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How sustainable is your company?

December 22 2021 by INKOA
Resource image of the African potato platform

A guide to conduct an environmental diagnosis in horticultural processing MSMEs, developed by Horti-Green project (ENV/2017/391-383)

In the framework of the Horti-Green project, a study has been carried out to explore current mechanisms and operating procedures accepted as best SCP practices in the horticultural processing industry in Kenya.

Special emphasis has been laid on the identification of costeffective practices allowing for the minimisation of energy and water consumption, the reduction of solid waste and wastewater generation and the optimisation of raw materials used in the horticultural sector. In this sense, the action has taken into consideration the Reference Document on Best Available Techniques (BREF documents) from the European Commission, paying particular attention to the BREF on Best Available Techniques (BAT) for Food, Drink and Milk Industries, and especially those BAT specifically targeted at the horticultural processing sector for the prevention, control, minimisation and recycling procedures as well as the re-use of materials and energy.

On the other hand, initiatives regarding the inclusion of social and economic aspects in the management of horticultural production processes have be analysed too (Corporate Social Responsibility practices, Responsible Supply Chain Management, Social Practices, Business and Human Rights, etc.).

Moreover, an analysis of other initiatives focused on improving the sustainability in the food sector, with a special emphasis on Switch Africa Green, Switch Asia and SwitchMed projects has been performed as collaboration with other funding EU, African and Asian initiatives is a major target of the proposed project to establish an active exchange of knowledge, to exploit synergies and learn from previous experiences.

Finally a set of recommendations have been selected considering their relevance to Kenya’s context, their cost-effectiveness, the likeliness of adoption by private operators and the environmental, social and economic hotspots to be addressed.

Year: 2020
Document relevant to the regions and countries: Kenya
Type of document: Training
Gender-differentiated trait preferences for sweetpotato varieties in Tanzania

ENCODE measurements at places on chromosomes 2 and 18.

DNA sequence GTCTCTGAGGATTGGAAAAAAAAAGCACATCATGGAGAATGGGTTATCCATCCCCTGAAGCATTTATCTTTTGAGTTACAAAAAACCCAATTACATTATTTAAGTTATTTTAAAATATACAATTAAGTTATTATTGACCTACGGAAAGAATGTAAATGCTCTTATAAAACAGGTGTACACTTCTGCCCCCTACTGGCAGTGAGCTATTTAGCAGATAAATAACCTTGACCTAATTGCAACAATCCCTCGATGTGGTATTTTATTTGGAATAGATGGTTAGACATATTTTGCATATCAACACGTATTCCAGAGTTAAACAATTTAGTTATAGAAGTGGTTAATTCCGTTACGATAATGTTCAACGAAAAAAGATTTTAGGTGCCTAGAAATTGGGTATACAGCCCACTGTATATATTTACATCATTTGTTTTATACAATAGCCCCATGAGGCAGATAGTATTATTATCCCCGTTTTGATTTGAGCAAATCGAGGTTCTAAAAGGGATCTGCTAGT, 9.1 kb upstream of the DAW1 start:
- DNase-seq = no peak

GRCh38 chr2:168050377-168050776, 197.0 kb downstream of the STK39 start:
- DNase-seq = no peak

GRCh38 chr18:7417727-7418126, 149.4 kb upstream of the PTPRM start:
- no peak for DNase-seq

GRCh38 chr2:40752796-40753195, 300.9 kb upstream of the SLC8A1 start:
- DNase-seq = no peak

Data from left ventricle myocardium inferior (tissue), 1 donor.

January 11 2022 by INKOA

This report is an update of information on gender-differentiated producer and consumer preferred characteristics of sweet potato conducted at the Lake Zone of Tanzania.

Individual ambient ware potato storage excels in Uganda
December 28 2020 by INKOA

Improved individual ambient storage units allow proper ware potato storage, are easy to maintain and help smallholder farmers fetch higher prices; more education and suitable financial products are needed that entice farmers to invest in these units to enable greater profitability.

How to read a food label
October 13 2020 by INKOA

This brochure, developed by Horti-Green project (ENV/2017/391-383), provides an overview of the information that food labels should contain.

The Crops (Irish Potato) Regulations, Kenya 2019
June 29 2019 by INKOA

The long awaited Crops (Irish Potato) Regulations, 2019 were finally officially launched by the cabinet secretary, ministry of Agriculture, Livestock, Fisheries and Irrigation, Hon. Mwangi Kiunjuri, during the Annual National Potato Conference in KARLO, Loresho organized by National Potato Council of Kenya. The Regulations will address the prevailing challenges in the Potato Sector which include: Use of extended bags – henceforth, the maximum weight per unit package shall be 50kgs, Quality assurance and marketing and Licensing of actors in the Potato value chain. Check below or download a copy of the regulation here.

Novel Combined Freeze-Drying and Instant Controlled Pressure Drop Drying for Restructured Carrot-Potato Chips: Optimized by Response Surface Method
March 13 2018 by INKOA

Combined freeze-drying and instant controlled pressure drop process (FD-DIC) for restructured carrot-potato chips was developed and its processing conditions were optimized using response surface methodology (RSM) with the purpose of improving the quality of products and reducing energy consumption. Three critical variables including the amount of carrot, the moisture content of the partially dried product before DIC treatment, and equilibrium temperature of DIC for the restructured chips were considered. 

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